Starbucks didn't ban guns in the U.S., but these places did
If you did, you heard wrong. All Starbucks chief executive Howard Schultz did was politely ask customers not to bring loaded firearms into his stores or hold gun rallies or protests there.
No ban is in effect, and Schultz says employees won't confront customers who don't wish to comply with his request. Some of his exact words follow:
Schultz is still taking heat for the request, which is odd considering the number of companies that actually ban guns in their stores outright. The Huffington Post ran a list of eight of them, and right at the top is organic grocer Whole Foods Market (WFM), which has banned guns in its stores since 2001.
Typical of some lefty, holier-than-thou fancypants, "Whole Paycheck" boutique market, right? Well, only if you ignore the fact that Whole Foods chief executive John Mackey is ordinarily a staunch libertarian who has pushed back on labour issues and called the Obamacare health care law "fascist."
Even one of Starbucks' direct competitors has a tougher stance on guns than its giant foe with 12,000 U.S. stores (and more than 1,200 locations in Canada). Peet's Coffee (PEET), which gave Starbucks' founders their first beans, doesn't allow guns in its stores or in its outside seating areas.
California Pizza Kitchen won't allow guns in its restaurants either, while growing beer, chicken and big-screen-TV casual-dining chain Buffalo Wild Wings (BWLD) has banned firearms in its establishments since 2009. If you're taking the kids to either Toys R Us or Walt Disney World or Disneyland (DIS), those establishments don't want your weapons on their grounds, either.
By those terms, Schultz and Starbucks are being comparably lenient in giving "responsible gun owners the chance to respect our request." Schultz notes that Starbucks has always worked in accordance with local law when allowing customers to openly carry firearms into its stores.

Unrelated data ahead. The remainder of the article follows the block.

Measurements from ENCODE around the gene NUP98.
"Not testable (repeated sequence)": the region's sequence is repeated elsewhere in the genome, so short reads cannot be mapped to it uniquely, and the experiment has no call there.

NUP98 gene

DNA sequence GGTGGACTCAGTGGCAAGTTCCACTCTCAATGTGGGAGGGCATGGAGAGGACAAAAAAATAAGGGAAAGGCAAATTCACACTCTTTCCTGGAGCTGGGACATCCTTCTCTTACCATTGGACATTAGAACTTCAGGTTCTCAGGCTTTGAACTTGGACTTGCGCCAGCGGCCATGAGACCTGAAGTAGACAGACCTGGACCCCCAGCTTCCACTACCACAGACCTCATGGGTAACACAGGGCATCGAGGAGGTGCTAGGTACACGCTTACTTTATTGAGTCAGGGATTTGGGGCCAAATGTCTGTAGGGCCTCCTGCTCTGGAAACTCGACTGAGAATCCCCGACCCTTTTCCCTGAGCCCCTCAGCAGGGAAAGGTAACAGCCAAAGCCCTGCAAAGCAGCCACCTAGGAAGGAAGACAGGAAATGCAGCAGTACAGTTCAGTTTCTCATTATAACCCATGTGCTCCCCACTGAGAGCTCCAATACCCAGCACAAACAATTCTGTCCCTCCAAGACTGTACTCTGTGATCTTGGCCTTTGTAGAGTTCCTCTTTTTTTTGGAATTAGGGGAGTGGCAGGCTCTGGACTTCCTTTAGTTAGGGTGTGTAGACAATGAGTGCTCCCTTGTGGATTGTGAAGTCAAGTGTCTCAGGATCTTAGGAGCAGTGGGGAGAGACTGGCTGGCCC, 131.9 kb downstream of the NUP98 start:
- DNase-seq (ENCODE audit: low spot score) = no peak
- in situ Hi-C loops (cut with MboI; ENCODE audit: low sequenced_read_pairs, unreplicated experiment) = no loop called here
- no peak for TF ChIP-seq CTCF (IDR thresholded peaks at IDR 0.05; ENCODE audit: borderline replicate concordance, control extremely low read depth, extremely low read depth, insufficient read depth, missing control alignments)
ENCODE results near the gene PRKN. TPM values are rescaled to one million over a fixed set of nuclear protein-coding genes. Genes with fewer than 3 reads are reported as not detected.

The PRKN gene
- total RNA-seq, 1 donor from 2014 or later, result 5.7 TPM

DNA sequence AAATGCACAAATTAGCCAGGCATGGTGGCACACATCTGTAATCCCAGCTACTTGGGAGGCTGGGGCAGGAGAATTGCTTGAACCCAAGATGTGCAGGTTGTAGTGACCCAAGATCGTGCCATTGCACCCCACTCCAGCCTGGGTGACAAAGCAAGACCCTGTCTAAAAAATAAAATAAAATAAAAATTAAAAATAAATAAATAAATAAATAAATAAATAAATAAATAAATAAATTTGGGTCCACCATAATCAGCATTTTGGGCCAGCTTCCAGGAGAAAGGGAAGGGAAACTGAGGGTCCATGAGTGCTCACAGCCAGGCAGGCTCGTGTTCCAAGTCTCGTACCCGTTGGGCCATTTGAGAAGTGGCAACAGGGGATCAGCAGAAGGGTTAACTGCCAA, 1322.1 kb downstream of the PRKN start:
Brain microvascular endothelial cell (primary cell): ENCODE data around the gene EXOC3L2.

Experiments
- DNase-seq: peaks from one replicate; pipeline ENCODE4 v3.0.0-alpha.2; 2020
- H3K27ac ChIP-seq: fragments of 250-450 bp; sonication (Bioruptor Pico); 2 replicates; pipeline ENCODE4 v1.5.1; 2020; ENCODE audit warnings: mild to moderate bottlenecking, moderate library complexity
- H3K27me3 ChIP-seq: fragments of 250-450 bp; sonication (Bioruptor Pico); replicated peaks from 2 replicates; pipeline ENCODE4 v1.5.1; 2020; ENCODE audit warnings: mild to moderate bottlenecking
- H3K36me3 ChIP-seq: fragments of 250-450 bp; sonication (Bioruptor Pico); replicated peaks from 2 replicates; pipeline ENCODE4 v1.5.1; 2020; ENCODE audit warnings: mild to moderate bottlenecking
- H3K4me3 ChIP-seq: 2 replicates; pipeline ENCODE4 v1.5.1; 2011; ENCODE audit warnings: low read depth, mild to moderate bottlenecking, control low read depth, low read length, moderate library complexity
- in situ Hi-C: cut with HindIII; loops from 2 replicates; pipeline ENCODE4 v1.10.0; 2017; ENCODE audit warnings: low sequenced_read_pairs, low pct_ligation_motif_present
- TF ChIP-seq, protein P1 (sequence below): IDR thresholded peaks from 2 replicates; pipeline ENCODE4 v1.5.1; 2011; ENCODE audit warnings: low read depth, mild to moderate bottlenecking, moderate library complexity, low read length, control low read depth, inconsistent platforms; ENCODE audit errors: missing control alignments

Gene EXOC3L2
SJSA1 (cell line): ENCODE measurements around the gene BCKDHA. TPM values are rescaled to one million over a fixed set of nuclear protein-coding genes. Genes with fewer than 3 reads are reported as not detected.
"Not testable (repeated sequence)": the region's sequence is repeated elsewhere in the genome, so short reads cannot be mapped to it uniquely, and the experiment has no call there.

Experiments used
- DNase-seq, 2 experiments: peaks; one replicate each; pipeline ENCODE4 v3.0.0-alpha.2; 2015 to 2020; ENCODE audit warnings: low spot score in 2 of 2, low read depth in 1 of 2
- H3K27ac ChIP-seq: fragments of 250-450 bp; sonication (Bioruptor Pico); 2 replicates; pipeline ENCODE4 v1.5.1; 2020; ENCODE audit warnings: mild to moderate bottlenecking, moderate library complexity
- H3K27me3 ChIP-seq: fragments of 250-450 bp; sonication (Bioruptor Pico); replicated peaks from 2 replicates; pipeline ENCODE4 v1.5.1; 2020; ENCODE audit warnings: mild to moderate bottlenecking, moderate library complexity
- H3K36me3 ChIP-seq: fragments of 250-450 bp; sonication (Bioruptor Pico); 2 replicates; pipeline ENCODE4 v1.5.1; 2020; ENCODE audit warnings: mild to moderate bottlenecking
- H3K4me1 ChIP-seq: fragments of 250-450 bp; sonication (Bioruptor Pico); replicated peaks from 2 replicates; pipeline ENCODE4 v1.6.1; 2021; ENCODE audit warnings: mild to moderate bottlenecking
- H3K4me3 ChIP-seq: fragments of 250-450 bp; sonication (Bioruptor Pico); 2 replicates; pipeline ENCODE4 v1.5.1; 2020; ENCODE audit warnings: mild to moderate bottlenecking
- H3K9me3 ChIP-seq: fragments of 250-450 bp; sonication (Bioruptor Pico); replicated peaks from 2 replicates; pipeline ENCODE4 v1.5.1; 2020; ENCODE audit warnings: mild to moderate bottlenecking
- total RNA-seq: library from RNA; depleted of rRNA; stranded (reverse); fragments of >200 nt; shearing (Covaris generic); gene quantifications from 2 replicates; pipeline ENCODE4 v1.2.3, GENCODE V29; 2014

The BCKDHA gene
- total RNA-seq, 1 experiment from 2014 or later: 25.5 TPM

But recent events against Starbucks forced Schultz to reconsider. Among them were anti-gun petitions and protests — and a pro-gun "Starbucks Appreciation Day" in the Newtown, Conn., town where an elementary school shooting in December left 20 children dead, but was thwarted when employees closed the store for the day. Said Schultz:
"We've seen the 'open carry' debate become increasingly uncivil and, in some cases, even threatening. Pro-gun activists have used our stores as a political stage for media events misleadingly called 'Starbucks Appreciation Days' that disingenuously portray Starbucks as a champion of 'open carry.' To be clear: we do not want these events in our stores. Some anti-gun activists have also played a role in ratcheting up the rhetoric and friction, including soliciting and confronting our customers and partners."
In short, people brought this response on themselves and have continued to draw the company's ire by lambasting the nonbinding decision from both sides of the argument. Starbucks doesn't want its stores used as political pawns and, in a deviation from modern discourse, asked people to politely listen to reason.
When other businesses have abandoned that approach in favour of straight-up bans, it's difficult to sympathize with Starbucks' newly frothy coffeehouse critics.
-- Jason Notte, MSN Money